The transition between them and the headline act saw a big black screen erected over the front of the stage, which then inevitably dropped as the introductory song ‘Ashes’ finished and the band launched into their first proper song ‘Rats’. The Nameless Ghouls were already onstage and Cardinal Copia made his entrance just after to loud cheers from the crowd. Whatever character he is onstage, Forge is an incredible frontman and immediately had the audience in the palm of his hand, commanding the audience to sing ‘Rats’ at every chorus. The theatre did not stop at just the opening however, as Forge plus his Ghouls strode about the stage which had been configured to resemble the interior of a giant cathedral. And with the seven-strong band in tow, the music is so grand that it is befitting of such a setting. For new fans, it was a great experience to see what Ghost can offer in a live setting; and for old fans it was wonderful to see the new twist that these extra musicians gave to the old songs.
Ghost also marvelled in their ability to keep the spectacle fresh and interesting all the way through their two hour set. Although a lot of the Nameless Ghouls were largely static throughout, the bassist and guitarist prowled the stage at various times, with the two guitarists engaging in an amusing guitar duel before moving into the opening doom-laden riff for their Grammy winning song ‘Cirice’. They also made use of the instrumental songs off of ‘Prequelle’, ‘Helvetesfönster’ and ‘Miasma’ (with the latter including a wonderful saxophone solo from another one of Ghost’s characters Papa Nihil), to allow Forge to change outfits and on one occasion to come back onstage on a tiny tricycle like he was the newest version of the Jigsaw Puppet. It would all be for nothing though if the music was substandard, but while those who don’t get the hype around Ghost may accuse them of using theatricality to mask a lack of musical ability, it is difficult to level that criticism at them when you see how the songs are received live. Whether it’s the groovy bass riff of ‘From the Pinnacle to the Pit’, the keytar solo of ‘Mummy Dust’ or Forge’s vocals taking centre stage for the atmospheric ‘He Is’.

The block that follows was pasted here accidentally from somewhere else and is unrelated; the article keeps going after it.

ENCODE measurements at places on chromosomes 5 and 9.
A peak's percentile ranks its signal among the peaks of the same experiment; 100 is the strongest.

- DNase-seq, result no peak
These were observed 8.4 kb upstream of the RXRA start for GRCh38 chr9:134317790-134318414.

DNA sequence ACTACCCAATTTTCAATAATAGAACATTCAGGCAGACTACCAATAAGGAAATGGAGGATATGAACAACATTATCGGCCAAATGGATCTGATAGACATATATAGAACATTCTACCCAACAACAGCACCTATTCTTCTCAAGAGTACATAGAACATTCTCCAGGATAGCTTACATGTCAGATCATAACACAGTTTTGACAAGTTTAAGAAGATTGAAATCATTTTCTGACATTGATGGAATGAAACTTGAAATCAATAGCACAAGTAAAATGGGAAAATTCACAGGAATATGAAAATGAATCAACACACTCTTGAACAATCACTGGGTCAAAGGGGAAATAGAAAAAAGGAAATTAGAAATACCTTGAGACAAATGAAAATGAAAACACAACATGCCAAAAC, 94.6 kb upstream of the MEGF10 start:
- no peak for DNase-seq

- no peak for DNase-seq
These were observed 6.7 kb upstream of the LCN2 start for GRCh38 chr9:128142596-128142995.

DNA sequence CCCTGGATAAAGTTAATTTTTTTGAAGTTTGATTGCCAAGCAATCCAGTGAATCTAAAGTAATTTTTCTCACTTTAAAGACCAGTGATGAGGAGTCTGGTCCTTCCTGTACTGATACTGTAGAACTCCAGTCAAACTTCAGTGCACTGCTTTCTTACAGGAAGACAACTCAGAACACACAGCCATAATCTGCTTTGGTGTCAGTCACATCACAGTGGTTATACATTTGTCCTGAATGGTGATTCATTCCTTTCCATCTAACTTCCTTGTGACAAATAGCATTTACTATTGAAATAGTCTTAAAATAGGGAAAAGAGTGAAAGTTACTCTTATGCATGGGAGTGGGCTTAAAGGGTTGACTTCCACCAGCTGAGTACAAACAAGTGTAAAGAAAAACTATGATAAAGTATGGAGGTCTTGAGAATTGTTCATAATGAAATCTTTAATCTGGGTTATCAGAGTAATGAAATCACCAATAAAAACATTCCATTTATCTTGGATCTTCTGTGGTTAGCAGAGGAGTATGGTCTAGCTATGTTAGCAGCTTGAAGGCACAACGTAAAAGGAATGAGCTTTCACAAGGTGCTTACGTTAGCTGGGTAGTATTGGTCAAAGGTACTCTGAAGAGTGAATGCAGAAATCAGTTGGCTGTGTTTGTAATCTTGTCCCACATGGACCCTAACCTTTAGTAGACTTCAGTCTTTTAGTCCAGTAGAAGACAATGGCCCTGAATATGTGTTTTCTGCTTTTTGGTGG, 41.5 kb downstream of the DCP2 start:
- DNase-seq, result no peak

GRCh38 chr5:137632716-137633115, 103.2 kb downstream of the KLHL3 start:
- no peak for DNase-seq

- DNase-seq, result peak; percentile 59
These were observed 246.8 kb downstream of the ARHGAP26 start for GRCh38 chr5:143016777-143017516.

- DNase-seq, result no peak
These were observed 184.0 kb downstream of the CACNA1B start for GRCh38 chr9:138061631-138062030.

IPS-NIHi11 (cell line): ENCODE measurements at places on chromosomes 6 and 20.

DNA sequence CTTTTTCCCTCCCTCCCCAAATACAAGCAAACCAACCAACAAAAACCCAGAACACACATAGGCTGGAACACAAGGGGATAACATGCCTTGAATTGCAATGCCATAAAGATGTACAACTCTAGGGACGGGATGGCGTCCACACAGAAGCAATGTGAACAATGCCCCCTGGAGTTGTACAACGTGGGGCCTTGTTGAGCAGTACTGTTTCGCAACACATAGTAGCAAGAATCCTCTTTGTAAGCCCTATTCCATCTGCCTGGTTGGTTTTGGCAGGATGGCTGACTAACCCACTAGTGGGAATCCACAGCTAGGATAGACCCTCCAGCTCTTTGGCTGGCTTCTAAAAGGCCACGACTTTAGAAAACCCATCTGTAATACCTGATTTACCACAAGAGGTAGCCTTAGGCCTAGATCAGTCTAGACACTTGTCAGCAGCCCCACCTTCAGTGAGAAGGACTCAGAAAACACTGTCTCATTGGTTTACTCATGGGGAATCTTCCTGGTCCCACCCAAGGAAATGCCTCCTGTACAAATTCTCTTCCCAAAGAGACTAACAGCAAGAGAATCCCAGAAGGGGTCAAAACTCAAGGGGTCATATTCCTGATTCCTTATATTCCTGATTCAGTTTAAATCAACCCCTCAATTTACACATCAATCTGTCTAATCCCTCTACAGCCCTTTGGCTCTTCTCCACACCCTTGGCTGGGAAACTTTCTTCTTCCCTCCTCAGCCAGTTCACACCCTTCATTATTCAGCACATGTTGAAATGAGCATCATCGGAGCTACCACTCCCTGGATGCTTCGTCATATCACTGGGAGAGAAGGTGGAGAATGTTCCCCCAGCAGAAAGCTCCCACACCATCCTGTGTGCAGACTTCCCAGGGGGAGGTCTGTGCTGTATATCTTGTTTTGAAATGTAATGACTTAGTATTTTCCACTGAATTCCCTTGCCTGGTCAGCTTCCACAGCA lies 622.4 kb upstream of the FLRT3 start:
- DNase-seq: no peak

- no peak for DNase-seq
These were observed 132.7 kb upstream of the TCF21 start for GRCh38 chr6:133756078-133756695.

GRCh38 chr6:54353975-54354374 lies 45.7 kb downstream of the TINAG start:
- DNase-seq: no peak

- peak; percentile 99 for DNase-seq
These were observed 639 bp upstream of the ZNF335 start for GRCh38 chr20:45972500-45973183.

It’s easy to forget just how many fantastic songs Ghost have in their repertoire to bring out for occasions such as this, many of which such as ‘Ritual’ and ‘Year Zero’ had the whole of Wembley singing along at full volume. In many ways Ghost are a bit of a contradiction in the sense that as serious and demonic as their image is, their live show is anything but. This is embodied by Forge’s Cardinal Copia who spent his time between songs toying with the crowd and making silly jokes. “Do you have your dancing shoes on, London?” asked Forge before his band began the familiar riff for ‘Dance Macabre’ accompanied by a multi-coloured light show; yet further proving that Ghost have become even more devoted to pure entertainment than they are to Satan recently. The show was rounded off with the spectacular ‘Square Hammer’, which gave the band one last chance to show off and bring out some sparks and fireworks to complete another incredible evening. Whatever your thoughts on Ghost, their music and their image are; there is no denying their success and there is no denying that they know how to put on a show. In terms of the live performance, there are few who can rival them, and their success in both this setting and their recorded output should mean that they have another highly successful decade ahead of them.